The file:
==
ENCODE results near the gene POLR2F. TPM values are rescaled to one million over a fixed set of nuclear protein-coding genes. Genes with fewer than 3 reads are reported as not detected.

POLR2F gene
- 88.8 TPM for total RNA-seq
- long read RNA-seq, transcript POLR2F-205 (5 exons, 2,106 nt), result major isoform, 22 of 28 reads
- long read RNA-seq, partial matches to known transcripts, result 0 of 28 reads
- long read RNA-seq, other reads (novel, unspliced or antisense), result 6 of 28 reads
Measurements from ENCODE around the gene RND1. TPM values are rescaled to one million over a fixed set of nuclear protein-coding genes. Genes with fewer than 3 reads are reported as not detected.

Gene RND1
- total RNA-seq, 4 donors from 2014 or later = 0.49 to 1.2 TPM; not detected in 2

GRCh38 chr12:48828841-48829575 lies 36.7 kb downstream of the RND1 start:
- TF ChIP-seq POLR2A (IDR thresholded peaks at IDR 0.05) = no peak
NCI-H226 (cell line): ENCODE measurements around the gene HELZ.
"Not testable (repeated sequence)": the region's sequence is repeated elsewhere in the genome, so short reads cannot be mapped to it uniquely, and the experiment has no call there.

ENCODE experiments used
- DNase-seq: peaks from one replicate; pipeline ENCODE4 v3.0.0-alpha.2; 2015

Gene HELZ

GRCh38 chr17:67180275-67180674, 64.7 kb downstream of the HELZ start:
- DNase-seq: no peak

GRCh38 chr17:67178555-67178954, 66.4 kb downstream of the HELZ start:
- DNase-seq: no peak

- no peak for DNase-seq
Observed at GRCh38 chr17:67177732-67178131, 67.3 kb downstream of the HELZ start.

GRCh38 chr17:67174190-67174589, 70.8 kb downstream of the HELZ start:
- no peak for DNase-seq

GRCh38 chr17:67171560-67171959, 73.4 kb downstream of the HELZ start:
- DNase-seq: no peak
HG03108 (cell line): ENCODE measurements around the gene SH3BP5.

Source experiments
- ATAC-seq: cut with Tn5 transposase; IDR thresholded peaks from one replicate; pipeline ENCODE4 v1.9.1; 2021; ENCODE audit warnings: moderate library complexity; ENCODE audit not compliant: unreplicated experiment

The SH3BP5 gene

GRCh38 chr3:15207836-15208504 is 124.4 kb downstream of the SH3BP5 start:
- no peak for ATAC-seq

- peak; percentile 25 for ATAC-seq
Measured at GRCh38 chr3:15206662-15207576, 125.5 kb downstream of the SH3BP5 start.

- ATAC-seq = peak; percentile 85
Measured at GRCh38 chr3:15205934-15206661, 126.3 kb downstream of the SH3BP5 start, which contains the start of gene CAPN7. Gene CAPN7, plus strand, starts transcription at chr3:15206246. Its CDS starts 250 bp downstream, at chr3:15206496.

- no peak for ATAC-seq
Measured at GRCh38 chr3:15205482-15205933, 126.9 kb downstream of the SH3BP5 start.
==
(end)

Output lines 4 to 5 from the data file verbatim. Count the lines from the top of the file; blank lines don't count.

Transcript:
- long read RNA-seq, transcript POLR2F-205 (5 exons, 2,106 nt), result major isoform, 22 of 28 reads
- long read RNA-seq, partial matches to known transcripts, result 0 of 28 reads